Sunday, September 26, 2010
Almost every stall at the neighborhood farmers' market sells Hakurei turnips (smallish white turnips, sometimes labeled "Asian turnips"). I tried them for the first time last summer out of curiosity, and ended up buying them almost every week after that. I usually eat them roasted with some browned butter or soy sauce. I never thought to pair them with a bright vinaigrette before I saw this recipe.
This one is from Food & Wine, September 2010, and is my Magazine Mondays entry for the week. It's easy to put together and would make a nice side dish for almost anything. And actually, I think the vinaigrette would be good on other roasted vegetables as well.
If you like turnips, I'd love to hear your favorite ways to eat them!
My sister-in-law threw me a lovely bridal shower last spring. Knowing my fondness for cooking, she asked all the guests to contribute a favorite recipe, and compiled them into a little book for me. It was such a thoughtful gift! I love flipping through it, not only for the recipes, but also for the memories and connection to family and friends.
Have you ever heard of hermit bars? I tasted them for the first time a year or two ago at Andrew's grandmother's house, and I was excited that she contributed the recipe for my shower. They're kind of cakey in texture, humble and homey in spirit, and filled with raisins and spices. The flavors are perfect for fall. I'm not sure how they got their name - if you know, please share!
I didn't change much in this recipe, except to use white whole wheat flour instead of all-purpose (as usual), and a combination of brown and white sugar instead of all white. The hermits came out great - perfect for an afternoon snack (and mid-morning snack, and dessert, and breakfast...)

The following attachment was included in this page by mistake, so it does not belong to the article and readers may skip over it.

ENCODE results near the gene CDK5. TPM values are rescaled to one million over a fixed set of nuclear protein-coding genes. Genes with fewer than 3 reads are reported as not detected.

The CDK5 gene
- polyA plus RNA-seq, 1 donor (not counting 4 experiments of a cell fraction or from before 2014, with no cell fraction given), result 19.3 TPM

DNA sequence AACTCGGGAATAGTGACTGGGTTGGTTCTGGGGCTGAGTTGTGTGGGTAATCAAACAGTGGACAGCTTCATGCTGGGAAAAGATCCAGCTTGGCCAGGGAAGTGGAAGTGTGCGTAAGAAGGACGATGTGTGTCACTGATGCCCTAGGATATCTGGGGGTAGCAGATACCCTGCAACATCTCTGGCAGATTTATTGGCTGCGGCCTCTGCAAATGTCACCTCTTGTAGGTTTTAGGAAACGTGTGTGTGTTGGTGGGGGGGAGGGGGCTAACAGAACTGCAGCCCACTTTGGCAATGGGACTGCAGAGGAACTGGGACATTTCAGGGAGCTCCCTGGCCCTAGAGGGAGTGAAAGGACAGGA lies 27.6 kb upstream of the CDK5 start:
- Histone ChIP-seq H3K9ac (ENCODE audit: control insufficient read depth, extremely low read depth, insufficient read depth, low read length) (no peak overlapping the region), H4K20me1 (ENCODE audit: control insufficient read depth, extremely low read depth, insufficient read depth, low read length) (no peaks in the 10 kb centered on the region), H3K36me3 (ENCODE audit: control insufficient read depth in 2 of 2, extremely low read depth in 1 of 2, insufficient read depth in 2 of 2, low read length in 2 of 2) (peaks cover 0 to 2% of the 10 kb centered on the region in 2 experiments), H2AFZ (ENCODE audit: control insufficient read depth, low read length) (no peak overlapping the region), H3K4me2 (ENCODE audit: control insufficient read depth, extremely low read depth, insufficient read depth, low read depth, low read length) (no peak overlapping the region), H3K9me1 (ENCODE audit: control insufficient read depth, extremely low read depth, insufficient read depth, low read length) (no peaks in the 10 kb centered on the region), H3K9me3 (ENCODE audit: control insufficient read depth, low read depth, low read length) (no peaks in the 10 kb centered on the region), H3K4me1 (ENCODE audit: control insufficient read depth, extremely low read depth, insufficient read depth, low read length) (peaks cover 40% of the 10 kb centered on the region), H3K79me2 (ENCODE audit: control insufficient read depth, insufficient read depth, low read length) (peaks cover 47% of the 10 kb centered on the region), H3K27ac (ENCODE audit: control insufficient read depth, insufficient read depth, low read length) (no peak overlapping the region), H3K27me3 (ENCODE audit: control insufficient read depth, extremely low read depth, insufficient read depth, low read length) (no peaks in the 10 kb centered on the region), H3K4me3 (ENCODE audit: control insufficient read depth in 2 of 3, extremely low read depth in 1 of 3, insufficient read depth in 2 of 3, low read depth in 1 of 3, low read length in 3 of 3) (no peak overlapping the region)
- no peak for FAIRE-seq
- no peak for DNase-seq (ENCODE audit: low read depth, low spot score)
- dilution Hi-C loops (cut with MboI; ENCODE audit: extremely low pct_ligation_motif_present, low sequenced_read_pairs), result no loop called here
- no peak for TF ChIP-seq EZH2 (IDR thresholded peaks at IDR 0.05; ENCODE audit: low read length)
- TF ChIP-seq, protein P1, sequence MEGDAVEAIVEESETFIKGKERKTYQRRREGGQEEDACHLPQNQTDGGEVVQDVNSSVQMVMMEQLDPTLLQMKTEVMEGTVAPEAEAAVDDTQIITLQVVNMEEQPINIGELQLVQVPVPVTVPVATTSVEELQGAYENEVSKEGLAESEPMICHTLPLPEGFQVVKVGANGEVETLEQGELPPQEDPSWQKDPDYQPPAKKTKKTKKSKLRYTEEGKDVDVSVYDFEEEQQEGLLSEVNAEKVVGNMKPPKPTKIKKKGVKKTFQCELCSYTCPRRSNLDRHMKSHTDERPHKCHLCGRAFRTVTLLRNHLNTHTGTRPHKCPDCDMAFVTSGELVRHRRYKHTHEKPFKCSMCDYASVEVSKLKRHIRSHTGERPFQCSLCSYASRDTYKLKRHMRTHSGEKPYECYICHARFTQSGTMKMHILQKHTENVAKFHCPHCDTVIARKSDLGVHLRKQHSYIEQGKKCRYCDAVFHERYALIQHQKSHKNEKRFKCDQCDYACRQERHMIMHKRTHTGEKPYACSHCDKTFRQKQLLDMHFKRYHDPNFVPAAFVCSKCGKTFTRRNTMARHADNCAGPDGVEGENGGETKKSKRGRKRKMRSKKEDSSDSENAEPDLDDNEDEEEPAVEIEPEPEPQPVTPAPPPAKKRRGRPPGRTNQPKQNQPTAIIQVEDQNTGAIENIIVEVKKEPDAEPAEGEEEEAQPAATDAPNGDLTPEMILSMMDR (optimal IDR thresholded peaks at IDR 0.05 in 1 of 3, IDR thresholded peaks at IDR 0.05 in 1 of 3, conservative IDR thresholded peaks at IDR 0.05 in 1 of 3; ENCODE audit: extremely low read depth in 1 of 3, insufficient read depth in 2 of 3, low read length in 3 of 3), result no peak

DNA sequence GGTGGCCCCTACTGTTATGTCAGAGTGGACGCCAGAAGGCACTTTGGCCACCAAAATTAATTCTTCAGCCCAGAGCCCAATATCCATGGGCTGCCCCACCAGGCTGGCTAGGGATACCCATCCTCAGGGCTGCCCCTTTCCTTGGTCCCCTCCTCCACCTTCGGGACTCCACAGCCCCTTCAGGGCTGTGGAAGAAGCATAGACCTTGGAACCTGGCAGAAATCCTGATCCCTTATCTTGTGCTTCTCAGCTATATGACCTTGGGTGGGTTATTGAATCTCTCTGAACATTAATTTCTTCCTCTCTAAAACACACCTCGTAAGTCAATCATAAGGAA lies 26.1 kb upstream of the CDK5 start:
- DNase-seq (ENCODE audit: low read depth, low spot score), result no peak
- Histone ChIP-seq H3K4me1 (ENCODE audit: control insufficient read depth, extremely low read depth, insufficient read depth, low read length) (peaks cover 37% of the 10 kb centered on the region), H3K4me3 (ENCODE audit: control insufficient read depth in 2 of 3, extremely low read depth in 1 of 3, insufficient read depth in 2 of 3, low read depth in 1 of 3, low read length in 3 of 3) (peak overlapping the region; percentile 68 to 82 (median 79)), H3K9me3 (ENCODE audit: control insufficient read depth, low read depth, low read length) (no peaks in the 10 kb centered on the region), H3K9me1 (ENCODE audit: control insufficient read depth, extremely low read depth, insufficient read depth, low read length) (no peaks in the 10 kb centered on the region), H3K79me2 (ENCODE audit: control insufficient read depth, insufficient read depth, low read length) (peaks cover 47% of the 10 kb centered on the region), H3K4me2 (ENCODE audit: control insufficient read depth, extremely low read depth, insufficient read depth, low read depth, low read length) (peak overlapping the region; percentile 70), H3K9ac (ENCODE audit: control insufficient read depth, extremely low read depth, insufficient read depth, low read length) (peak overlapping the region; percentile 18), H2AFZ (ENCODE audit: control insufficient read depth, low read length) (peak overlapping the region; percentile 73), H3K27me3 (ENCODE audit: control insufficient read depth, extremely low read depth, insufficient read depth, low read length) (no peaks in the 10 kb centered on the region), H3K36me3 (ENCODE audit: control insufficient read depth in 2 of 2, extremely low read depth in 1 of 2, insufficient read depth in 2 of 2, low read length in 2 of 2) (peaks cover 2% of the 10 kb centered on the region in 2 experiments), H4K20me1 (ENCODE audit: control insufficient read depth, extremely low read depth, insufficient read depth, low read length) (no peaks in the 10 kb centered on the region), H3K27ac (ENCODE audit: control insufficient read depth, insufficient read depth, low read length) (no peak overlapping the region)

Wednesday, September 22, 2010
Summer Fest has officially transitioned into Fall Fest, and this week's theme ingredient is spinach. To be honest, I was feeling kind of uninspired about this one - I just didn't really have any idea what to make. Pretty much the only thing I knew for sure was that I wanted to make a dish that didn't require removing the spinach stems...I'm kind of lazy about certain things (I just realized the irony of the last statement in a post about homemade pasta, ha). Anyway, I had some time to kill over the weekend, so I eventually decided to incorporate the spinach into some fresh pasta.
I was underwhelmed by how this pasta turned out - the flavor was good but the texture was too soft. Definitely not the best pasta I've made at home. I have a feeling this was my own fault, and not the recipe's - I used more spinach than called for, and I didn't let the pasta dry out enough before cooking. If any of you are expert pasta makers, please share your tips!
A note on pasta making - I use an Atlas hand-crank pasta machine to roll out the dough. Although it is time-consuming, I do enjoy the methodical process of rolling the dough into thinner and thinner sheets. I actually find it kind of relaxing. Kitchenaid also makes a pasta roller/cutter attachment for their stand mixers if you want to speed things up.
Sunday, September 19, 2010